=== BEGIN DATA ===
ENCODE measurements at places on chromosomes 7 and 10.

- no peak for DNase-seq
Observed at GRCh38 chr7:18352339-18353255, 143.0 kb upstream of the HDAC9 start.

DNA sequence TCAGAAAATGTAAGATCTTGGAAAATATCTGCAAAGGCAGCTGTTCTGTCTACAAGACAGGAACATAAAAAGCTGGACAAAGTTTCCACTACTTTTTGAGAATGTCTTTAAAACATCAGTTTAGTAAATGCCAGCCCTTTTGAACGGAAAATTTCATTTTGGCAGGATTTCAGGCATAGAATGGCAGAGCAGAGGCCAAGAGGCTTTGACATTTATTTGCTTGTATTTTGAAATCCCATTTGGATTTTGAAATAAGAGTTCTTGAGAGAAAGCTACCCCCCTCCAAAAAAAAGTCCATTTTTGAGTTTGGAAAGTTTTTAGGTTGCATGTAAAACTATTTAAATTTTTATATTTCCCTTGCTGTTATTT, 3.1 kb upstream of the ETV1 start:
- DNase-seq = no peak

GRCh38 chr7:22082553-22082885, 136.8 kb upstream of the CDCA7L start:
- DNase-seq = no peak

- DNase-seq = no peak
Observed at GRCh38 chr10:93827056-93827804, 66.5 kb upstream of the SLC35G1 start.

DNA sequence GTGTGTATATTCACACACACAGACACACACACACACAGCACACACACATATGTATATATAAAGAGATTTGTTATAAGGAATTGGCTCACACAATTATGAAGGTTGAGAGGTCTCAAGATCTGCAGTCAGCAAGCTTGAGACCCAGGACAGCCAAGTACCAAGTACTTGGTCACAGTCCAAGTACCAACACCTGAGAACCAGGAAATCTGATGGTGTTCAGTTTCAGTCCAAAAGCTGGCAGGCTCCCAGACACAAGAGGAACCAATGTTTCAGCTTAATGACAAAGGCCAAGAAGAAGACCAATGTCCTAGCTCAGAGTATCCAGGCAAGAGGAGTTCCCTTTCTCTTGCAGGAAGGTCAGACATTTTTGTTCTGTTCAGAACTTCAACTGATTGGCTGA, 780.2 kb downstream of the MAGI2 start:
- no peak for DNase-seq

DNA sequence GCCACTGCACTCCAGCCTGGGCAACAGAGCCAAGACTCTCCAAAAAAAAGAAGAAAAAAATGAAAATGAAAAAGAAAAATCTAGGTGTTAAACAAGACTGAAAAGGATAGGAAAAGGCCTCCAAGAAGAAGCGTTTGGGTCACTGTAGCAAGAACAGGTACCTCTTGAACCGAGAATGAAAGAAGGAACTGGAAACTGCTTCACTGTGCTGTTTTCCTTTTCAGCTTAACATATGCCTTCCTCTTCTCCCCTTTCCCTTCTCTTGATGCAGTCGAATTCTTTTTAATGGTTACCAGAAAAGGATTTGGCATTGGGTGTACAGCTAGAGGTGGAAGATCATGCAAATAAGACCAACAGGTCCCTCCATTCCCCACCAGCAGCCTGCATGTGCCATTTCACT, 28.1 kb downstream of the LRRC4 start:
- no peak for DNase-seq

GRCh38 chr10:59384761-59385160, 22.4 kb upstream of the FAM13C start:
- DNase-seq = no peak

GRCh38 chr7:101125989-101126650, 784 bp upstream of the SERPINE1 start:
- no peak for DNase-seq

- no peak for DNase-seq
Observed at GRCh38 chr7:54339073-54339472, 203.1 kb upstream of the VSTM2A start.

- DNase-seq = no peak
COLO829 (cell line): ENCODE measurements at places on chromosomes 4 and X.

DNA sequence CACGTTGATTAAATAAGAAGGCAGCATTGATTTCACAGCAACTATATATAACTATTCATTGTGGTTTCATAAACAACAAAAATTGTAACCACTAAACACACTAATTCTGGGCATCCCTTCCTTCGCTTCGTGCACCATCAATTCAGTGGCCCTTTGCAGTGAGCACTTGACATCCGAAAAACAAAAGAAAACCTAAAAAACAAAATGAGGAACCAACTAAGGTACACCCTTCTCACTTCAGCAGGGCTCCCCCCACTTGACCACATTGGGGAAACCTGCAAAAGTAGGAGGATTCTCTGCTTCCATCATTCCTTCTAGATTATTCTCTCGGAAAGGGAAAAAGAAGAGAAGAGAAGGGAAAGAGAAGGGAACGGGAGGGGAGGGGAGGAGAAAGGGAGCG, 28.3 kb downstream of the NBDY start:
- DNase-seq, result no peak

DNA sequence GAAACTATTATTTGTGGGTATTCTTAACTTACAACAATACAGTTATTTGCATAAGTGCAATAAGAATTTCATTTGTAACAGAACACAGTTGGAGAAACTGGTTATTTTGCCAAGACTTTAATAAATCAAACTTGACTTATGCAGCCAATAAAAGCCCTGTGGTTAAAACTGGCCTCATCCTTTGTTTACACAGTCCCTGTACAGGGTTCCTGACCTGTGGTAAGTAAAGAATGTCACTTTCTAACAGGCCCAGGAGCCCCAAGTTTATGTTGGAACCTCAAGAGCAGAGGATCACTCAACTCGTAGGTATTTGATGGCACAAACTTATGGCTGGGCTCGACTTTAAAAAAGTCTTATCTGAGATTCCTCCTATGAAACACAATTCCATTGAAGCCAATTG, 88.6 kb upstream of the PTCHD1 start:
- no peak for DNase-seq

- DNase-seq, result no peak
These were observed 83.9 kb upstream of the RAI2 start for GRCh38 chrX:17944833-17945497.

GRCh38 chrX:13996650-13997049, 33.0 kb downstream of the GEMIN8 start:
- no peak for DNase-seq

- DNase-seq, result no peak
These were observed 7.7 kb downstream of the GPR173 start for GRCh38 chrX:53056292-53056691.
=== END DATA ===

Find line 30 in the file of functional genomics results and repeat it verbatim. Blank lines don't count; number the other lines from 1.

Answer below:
- DNase-seq, result no peak